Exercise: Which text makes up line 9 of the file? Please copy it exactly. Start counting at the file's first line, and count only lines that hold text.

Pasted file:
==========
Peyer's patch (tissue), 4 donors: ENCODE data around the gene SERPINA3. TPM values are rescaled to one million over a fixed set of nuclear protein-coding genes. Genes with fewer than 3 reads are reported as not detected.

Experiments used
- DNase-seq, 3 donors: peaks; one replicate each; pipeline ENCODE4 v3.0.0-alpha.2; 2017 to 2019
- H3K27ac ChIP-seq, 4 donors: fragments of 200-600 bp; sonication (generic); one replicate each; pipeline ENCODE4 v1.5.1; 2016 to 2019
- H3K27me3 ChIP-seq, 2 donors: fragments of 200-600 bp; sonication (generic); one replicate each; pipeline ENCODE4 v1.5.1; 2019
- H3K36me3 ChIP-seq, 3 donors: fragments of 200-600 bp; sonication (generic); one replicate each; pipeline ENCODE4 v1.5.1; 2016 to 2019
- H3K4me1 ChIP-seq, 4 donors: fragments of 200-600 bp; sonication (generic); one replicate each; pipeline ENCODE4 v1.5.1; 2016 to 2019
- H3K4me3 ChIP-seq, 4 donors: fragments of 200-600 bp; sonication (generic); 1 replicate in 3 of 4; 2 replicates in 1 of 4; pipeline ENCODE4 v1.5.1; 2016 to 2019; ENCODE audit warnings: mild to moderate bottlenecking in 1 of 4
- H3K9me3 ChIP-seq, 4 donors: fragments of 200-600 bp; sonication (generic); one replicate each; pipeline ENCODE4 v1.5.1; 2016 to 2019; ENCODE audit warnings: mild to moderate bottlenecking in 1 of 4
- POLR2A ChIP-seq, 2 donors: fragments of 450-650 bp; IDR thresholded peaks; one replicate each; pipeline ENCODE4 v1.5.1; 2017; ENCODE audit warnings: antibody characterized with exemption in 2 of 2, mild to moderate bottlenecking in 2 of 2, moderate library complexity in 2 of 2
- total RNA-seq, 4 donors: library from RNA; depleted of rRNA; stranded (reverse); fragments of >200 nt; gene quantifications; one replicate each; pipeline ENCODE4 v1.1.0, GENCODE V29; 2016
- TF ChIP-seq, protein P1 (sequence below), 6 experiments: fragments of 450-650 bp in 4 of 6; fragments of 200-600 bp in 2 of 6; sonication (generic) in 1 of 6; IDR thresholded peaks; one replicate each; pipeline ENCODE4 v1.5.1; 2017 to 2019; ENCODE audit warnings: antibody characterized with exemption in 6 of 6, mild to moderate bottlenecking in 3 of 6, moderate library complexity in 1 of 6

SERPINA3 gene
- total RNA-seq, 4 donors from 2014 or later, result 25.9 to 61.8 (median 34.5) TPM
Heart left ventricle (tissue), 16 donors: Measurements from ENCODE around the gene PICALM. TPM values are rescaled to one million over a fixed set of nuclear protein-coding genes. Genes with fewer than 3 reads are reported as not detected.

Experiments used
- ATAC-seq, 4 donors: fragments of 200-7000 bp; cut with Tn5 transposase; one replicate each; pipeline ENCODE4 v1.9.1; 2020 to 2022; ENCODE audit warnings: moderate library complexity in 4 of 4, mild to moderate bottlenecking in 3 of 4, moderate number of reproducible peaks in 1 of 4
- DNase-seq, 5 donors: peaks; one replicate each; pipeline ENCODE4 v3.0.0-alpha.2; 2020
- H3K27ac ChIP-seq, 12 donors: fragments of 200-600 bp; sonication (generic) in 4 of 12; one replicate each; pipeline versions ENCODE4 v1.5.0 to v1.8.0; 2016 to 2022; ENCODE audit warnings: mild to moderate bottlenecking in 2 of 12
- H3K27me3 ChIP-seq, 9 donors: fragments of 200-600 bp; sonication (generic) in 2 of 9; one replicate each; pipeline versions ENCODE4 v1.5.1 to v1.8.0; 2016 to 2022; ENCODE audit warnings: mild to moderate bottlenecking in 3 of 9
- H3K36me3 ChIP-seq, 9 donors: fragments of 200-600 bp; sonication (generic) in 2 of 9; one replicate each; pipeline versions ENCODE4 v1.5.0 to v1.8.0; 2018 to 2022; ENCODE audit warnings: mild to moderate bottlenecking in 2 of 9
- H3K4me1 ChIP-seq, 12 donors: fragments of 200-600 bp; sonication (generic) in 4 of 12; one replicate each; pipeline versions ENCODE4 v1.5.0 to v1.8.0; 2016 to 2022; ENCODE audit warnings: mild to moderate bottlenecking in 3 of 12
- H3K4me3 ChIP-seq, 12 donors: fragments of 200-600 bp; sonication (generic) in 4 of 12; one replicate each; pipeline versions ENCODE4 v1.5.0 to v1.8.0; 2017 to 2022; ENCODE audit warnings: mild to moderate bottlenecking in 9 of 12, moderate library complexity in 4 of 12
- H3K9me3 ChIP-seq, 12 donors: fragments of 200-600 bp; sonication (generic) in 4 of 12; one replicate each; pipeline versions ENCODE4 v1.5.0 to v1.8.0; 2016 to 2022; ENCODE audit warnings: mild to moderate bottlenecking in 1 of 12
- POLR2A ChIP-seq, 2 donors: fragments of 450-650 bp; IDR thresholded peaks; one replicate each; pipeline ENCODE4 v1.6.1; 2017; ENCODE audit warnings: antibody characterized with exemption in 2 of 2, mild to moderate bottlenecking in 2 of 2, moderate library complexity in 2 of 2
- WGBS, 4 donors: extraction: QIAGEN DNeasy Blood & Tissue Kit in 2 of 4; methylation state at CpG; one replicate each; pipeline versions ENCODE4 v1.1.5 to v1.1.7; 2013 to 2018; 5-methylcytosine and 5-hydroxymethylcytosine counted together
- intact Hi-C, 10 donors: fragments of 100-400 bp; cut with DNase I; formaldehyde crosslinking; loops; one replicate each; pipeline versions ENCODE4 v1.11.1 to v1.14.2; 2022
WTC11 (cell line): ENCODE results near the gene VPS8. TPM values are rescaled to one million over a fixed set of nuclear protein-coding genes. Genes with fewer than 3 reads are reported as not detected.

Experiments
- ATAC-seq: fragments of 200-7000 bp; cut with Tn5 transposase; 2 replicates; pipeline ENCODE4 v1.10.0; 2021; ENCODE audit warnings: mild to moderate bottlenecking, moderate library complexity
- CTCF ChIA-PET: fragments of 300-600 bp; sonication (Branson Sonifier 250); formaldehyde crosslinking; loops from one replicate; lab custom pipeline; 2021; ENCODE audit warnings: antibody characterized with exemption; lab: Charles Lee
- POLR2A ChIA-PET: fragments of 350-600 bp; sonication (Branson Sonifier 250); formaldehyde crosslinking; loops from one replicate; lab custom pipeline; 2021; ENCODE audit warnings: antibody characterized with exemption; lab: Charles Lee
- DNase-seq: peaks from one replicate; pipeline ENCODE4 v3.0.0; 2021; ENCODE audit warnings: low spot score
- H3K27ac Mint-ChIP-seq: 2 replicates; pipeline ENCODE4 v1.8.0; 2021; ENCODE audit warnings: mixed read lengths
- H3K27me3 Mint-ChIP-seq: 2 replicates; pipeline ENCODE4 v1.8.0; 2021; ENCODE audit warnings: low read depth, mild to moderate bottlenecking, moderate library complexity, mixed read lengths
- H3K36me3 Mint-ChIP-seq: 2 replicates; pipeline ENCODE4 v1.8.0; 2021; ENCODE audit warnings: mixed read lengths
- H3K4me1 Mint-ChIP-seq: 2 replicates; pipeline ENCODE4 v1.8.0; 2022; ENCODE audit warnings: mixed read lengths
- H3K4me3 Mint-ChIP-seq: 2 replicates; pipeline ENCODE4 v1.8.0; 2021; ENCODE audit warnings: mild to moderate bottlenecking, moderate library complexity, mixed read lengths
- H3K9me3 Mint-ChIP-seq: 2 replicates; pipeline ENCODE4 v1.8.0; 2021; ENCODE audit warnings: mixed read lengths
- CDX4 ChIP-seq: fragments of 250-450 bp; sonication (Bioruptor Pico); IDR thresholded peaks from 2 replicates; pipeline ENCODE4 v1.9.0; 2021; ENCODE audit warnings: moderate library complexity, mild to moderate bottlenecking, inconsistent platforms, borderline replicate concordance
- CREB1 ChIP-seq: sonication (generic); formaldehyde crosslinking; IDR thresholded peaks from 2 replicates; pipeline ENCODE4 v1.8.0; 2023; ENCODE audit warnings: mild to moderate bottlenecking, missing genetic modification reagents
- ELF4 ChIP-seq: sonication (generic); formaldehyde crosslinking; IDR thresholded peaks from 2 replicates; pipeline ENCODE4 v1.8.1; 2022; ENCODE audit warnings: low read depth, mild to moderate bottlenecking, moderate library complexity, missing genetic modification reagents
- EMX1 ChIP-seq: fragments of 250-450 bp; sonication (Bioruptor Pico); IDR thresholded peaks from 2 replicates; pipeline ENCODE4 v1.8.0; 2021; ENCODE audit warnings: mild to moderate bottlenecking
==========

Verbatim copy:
- H3K9me3 ChIP-seq, 4 donors: fragments of 200-600 bp; sonication (generic); one replicate each; pipeline ENCODE4 v1.5.1; 2016 to 2019; ENCODE audit warnings: mild to moderate bottlenecking in 1 of 4